Alex Gloor is a JD Candidate at Osgoode Hall Law School
Doctors, cancer patients and virtually the entire biotech industry are joined in celebration after a District Court ruling in New York invalidated two important patents on gene sequences held by Myriad Genetics. The basis of the invalidity holding is that naturally occurring gene sequences, popularly coined as "isolated DNA" as a means to confer patentability, is essentially "the physical embodiment of biological information" and thus does not constitute patentable subject matter under 35 U.S.C. 101.
The celebratory mood brought on by this decision to those outside of the legal community is the result of two factors. First, the gene sequences in question, BRCA1 and BRCA2 are vitally important in many cases of breast or ovarian cancer. As was noted by many of the plaintiffs to the case (there were twenty in total), Myriad's patent and their refusal to grant licences on BCRA1/2 testing meant that people with a high risk of cancer, or cancer patients themselves, were often unable to afford the necessary genetic testing to discover the actual cause of the cancer.
The second reason why some are lauding this decision is based on the impact that this ruling could have on the broader issue of gene patenting as a whole. Those in the scientific community widely deride gene patenting. It is seen as an obstacle to the comprehensive genomic analysis, something that appears to be on the horizon. As noted in this article, while Myriad charges $3,000 for screening of the two genes at issue, within a couple of years we will have the technology to screen all 25,000 genes in the human body for the same price. Thus, it is easy to see how the patenting of gene sequences could act as a great hindrance to scientific progress (not to mention human health), acting in direct contradiction to the purpose of the patent system in the first place.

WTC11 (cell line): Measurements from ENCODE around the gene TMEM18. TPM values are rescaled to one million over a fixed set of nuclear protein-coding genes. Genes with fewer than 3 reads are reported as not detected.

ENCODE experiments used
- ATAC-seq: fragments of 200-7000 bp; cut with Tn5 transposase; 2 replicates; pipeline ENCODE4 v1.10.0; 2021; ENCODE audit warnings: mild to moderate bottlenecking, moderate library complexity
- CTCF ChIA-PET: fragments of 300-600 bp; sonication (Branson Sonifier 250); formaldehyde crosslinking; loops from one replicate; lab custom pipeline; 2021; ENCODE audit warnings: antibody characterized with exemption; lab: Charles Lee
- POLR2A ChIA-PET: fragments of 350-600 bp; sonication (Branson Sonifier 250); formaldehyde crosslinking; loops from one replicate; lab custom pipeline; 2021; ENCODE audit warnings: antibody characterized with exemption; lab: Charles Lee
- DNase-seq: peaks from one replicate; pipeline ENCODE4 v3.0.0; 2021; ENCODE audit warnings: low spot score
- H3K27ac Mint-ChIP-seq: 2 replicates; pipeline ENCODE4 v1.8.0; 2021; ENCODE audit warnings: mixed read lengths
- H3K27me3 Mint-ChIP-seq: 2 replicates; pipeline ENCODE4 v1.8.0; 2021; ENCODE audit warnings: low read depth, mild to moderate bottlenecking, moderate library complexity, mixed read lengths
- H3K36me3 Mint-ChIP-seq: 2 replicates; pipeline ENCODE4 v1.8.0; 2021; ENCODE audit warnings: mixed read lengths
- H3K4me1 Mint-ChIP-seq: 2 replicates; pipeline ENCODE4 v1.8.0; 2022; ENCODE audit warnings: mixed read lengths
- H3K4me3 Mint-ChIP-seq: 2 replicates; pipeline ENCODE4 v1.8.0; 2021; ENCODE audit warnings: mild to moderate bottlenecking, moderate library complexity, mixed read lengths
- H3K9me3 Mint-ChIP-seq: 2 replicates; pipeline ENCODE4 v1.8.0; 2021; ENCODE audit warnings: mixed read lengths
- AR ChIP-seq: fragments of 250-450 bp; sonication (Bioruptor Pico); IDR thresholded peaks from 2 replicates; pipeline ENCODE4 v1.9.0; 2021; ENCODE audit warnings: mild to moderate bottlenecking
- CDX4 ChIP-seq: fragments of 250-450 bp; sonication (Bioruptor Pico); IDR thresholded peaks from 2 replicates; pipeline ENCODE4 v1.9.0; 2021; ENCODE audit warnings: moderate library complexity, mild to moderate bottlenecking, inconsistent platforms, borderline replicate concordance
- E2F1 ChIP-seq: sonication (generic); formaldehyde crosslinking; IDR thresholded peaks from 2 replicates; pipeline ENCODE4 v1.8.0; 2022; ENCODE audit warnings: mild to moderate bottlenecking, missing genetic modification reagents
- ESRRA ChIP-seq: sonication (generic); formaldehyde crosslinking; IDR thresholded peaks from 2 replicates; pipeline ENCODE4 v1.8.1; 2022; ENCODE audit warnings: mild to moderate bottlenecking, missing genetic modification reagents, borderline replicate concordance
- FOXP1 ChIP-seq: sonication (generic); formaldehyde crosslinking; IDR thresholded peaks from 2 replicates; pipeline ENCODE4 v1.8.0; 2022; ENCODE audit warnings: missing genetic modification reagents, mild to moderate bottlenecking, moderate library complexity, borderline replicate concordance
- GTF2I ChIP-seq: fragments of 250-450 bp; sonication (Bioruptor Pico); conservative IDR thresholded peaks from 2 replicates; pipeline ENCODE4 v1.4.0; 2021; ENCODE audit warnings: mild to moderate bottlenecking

Still, nobody should be planning the parade as of yet, as this is certainly not the end of the story regarding gene patenting. Myriad has already noted its intention to appeal. Dennis Crouch, author of the patently-O blog, expects the appeal to succeed. Judge Sweet relies amazingly little on settled case law and precedent for a 152 page decision, leaving lots of room for wrangling. Some commentators think that the ACLU would have been smarter to argue non-obviousness rather than section 101. Regardless, there is a strong feeling that this case has the US Supreme Court written all over it.